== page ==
In one of the most memorable scenes in The Leopard, the Prince is visited at his country estate in 1860 by Chevalley, a representative of the new Turin-based republican government, and they have come to recruit Prince Salinas to join them as a “Senator of the Kingdom,” because of his family’s name, his personal prestigious and his “liberal attitude during the recent events,” which refers to the landing of Garibaldi’s revolutionary troops in Sicily.
Prince Salinas ultimately refuses the government’s invitation, but not before giving the emissary a lecture on the nature of the Sicilian people, which he knows this northern-Italian gentlemen will never entirely grasp. “We are old Chevalley, very old,” the Prince says. “For more than 25 centuries we’ve been bearing the weight of a superb and heterogenous civilization, all from outside, none made by ourselves, none that we could ever call our own…for two thousand and five hundred years we’ve been a colony. I don’t say that as a complaint; it’s our fault. But even so we’re worn out and exhausted.” He later adds, “Sleep, my dear Chevalley, sleep, that is what Sicilians want, and they will always hate anyone who tries to wake them.”
The Prince also draws his visitor’s attention to the perfidious influence of the climate. “This landscape which knowns no mean between sensuous slackness and hellish drought,” the Prince explains. “Which is never pretty, never ordinary, never relaxed, as a country made for rational beings to live in should be.”
The Leopard is not a political book, but at the end of the novel the dying Prince understands the particular reign of his social class is over, to be replaced by a new elite composed of industrialists and merchants. Yet as much as he recognizes change at the top, he despairingly believes the fatalistic world view of the common people will remain unchanged, for Sicilians suspect there is no real difference between a Bourbon King and a Milan democrat.
When The Leopard was published in Italy in 1958 it caused a great stir, because it seemed to question some of the assumed good of the 19th century Italian unification project. As the country tried to move beyond the trauma of Mussolini and fascism, the book appeared to poke holes in the idea that a liberal democratic Italy was a glorious thing. It’s little surprise that Italian Marxists at the time embraced the book, seeing justifications in the text for their own rallying calls.
Loss and erasure of memory are some of the unexamined elements causing the societal fissures we see today in the western democracies. The populist, grass-roots rebellion against “elites” in the United States, France and the U.K. represent many things, but one of them is a nostalgia for the way their parents lived, worked and shopped in the 1950, ‘60s and ‘70s, when there were stronger trade unions, higher wages and more pathways to achieve upward mobility.
There are hundreds of factory and mill towns in the U.S. that have had their entire “culture” destroyed because powerful people made the decision to move manufacturing to Mexico, China and elsewhere. And while the fate of the Germanic-people of Königsberg was exponentially worse, there are parallels here in terms of powerful leaders—in this case Stalin, Churchill and Truman at Potsdam—making decisions that upend the lives of ordinary people, and there is not even the pretense of consultation.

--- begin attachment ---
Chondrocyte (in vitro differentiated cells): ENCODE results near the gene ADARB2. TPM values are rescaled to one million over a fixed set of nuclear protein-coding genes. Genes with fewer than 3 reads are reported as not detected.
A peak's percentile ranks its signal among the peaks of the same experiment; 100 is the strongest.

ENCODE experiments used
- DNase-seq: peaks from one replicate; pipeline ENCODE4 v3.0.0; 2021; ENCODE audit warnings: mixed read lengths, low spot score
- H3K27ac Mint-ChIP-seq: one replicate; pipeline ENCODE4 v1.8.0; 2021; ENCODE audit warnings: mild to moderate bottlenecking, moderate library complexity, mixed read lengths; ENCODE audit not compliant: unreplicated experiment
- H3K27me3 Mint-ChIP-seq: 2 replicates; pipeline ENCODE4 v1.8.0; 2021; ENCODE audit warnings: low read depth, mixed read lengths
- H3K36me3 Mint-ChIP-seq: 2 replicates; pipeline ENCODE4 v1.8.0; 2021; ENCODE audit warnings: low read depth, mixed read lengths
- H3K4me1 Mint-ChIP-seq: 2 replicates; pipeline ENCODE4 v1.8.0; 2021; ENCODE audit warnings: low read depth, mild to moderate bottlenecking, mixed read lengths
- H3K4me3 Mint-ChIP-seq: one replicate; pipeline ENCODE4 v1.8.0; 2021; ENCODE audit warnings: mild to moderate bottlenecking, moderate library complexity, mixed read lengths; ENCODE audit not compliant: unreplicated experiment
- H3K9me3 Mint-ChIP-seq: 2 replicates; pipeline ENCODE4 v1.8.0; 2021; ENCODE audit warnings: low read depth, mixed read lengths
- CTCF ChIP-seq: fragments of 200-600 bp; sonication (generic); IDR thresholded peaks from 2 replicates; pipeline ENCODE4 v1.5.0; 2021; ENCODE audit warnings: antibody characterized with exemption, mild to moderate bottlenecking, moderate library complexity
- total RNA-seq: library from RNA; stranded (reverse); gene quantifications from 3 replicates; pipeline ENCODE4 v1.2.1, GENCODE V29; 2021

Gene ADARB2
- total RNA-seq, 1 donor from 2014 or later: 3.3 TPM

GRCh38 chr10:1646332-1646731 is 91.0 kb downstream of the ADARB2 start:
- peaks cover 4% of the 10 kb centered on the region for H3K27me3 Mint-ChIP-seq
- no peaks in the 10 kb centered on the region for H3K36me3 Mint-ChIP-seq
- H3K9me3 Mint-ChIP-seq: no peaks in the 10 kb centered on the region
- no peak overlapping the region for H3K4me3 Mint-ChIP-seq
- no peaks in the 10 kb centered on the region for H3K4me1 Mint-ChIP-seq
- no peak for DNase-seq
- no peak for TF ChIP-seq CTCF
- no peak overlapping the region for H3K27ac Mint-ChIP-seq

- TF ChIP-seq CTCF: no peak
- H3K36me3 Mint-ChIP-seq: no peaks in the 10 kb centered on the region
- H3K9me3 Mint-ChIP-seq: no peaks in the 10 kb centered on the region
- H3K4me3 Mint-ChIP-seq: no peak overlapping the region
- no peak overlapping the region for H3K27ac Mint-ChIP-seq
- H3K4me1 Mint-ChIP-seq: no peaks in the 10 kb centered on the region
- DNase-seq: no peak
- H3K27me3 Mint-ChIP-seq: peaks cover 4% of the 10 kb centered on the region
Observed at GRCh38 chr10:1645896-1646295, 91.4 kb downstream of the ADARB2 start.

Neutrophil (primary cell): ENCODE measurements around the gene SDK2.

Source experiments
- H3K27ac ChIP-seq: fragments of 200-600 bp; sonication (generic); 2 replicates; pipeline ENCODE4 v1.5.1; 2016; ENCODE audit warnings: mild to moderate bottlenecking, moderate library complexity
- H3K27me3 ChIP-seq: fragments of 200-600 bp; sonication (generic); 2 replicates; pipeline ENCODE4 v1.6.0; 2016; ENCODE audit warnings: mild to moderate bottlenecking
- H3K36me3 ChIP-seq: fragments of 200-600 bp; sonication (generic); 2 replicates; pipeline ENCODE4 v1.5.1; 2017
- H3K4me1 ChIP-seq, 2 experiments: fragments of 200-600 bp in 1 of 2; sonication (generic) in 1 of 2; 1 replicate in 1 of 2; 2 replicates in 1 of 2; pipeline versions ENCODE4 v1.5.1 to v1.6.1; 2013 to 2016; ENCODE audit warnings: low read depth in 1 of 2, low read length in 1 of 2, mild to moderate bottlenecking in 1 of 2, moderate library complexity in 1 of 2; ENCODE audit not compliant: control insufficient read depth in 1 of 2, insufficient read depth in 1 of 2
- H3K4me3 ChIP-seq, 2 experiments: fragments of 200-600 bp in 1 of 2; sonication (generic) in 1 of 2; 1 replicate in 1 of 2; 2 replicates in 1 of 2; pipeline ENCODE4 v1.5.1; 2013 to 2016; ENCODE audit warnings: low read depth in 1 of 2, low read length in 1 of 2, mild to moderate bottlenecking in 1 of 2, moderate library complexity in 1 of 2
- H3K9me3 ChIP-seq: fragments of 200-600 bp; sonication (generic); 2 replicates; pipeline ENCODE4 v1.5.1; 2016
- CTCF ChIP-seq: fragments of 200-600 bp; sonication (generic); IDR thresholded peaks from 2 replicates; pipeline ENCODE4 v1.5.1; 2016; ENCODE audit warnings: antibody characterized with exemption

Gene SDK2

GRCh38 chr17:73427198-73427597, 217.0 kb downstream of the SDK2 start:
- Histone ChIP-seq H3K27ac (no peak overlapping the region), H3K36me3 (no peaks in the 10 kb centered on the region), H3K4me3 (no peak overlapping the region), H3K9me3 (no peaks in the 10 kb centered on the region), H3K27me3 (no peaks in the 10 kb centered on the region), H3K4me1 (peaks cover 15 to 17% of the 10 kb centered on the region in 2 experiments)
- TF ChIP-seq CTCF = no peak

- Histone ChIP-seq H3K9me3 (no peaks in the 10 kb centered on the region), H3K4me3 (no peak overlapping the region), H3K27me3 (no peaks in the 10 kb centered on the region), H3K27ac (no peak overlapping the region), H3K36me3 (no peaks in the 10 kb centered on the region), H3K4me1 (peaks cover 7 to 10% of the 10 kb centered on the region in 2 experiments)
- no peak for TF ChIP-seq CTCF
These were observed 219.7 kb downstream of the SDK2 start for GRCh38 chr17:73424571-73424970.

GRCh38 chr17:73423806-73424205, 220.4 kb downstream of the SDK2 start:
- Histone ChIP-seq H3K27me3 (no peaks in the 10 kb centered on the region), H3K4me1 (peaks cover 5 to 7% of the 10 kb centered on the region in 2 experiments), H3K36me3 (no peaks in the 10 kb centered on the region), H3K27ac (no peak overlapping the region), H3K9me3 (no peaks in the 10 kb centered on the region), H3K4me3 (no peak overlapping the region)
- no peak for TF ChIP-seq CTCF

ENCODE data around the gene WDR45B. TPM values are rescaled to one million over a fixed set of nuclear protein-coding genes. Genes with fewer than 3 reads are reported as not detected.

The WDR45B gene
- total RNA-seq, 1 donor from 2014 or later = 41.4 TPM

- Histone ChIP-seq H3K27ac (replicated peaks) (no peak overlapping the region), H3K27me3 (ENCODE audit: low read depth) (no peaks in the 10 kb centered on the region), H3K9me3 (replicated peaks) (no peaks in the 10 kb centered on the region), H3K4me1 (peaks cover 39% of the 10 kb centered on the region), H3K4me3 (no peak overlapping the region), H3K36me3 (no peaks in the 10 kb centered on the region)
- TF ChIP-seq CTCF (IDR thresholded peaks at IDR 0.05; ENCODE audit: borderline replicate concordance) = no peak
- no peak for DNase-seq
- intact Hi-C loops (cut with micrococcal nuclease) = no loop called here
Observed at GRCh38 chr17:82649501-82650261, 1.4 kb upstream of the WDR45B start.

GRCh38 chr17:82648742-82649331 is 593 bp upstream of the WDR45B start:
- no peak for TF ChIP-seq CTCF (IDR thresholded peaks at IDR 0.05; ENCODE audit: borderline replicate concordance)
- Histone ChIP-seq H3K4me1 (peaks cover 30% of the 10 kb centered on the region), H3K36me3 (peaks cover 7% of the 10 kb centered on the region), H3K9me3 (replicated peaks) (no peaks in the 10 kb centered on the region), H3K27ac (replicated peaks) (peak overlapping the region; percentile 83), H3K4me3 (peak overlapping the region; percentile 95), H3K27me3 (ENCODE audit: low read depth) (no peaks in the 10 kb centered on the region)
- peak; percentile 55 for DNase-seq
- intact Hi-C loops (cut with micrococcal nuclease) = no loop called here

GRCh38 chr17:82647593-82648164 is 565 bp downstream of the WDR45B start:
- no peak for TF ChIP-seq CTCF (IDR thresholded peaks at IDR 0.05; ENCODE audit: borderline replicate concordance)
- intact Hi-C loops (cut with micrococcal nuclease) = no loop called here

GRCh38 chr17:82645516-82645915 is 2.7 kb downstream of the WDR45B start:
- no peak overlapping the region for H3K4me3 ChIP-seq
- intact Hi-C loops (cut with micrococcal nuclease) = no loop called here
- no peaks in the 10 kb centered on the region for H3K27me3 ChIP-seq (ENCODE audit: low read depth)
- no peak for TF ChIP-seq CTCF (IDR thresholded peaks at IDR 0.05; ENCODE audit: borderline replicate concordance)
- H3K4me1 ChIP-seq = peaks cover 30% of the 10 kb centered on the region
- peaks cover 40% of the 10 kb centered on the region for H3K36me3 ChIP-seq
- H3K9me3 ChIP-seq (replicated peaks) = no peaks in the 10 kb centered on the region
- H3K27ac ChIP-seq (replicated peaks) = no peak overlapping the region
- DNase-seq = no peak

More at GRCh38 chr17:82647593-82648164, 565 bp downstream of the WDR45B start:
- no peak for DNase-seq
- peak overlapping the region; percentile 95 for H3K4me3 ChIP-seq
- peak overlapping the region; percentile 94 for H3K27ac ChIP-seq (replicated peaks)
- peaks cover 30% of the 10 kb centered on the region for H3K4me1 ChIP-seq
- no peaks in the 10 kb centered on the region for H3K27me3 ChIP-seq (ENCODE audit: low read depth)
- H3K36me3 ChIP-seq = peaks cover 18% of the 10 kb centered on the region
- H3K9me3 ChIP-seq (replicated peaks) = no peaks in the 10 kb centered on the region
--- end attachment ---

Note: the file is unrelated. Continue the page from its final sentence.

In the 1970s my mother and I used to drive in from the suburbs of Massachusetts to visit my grandmother at the Marian Manor nursing home in South Boston. At the time, South Boston or “Southie,” as it was called, was still a fiercely parochial and insular Irish-American neighborhood of closely-knit blue collar people. It is a peninsula and physically separated from Boston by the expressway. The Irish began arriving in the late 19th century and South Boston slowly evolved its own norms and quirks over the decades, free from the mainstream culture of “Yankee Boston.”
For most Bostonians, Southie wasn’t a place you went to unless you lived there—and this was precisely the way locals liked it. The residents boasted of safe streets and neighborhoods were people looked out for one another, but it also had a well-deserved reputation for racism, and its residents fiercely resisted the racial integration of its schools and public housing projects well in the 1970s.
As a sheltered, suburban kid, Southie scared me. The boys my age looked tough-as-hell and I despaired of all those narrow streets hemmed in by three-deckers and parked cars, not a single tree or patch of grass in sight. The endless corner taverns sans windows and all those barrel-chested men with skally caps and cigarettes jammed in their mouths. In the early 1990s, I rented a room on Silver Street in Boston as a college student and discovered that little had changed. Despite being white and Irish-American, I remained an outsider, and was constantly harassed by the local toughs.
I haven’t been to Boston in years, but I’ve read that South Boston, like former blue-collar neighborhoods everywhere from San Francisco to Brooklyn, has been transformed by gentrification. Southie is now the jewel of the Boston real estate market, where prosperous young couples compete for old homes close to Carson Beach. The predictable menu of gentrification has hit, and blue-collar residents are enduring great strains.
I picture an old man on the top floor of white-clapboard three-decker on Dorchester Avenue—“Dot Ave,” in the old patois—slumped in a Lazy Boy recliner. He is in his eighties. His name is something like Daniel Leary or Michael Riordan. His parents, or perhaps his grandparents, were born in County Cork or Galway. He would have worked as an Iron Worker or maybe as a mechanic for the MTA. He’d have likely been to hundreds of masses and baptisms at St. Brigid’s, though he’d tell you didn’t like the Church much, and cared for the priests even less. He doesn’t understand what’s happened to Southie. It just happened. And like Prince Salinas, his sons and daughters live in circumstances beyond his understanding—and if he’s frank with himself—he admits their choices and lives have disappointed him.
He finds it’s all gone now. The world. His world. The world of his childhood, a world that was once so vital—a world that whispered and seduced him. A world that said, “I’m real. Real and eternal. What is, will always be.”
And how could it be any different? Is it really possible for a people—an entire way of life—to simply vanish without a trace, leaving nothing more than a speck, nothing more than a name on a manhole cover?
Robert Fay’s essays, reviews and stories have appeared in The Atlantic, The Millions, The Los Angeles Review of Books and The Chicago Quarterly Review, among others. He is co-creator of the Feeling Bookish Podcast. Follow him on Twitter @RobertFay1.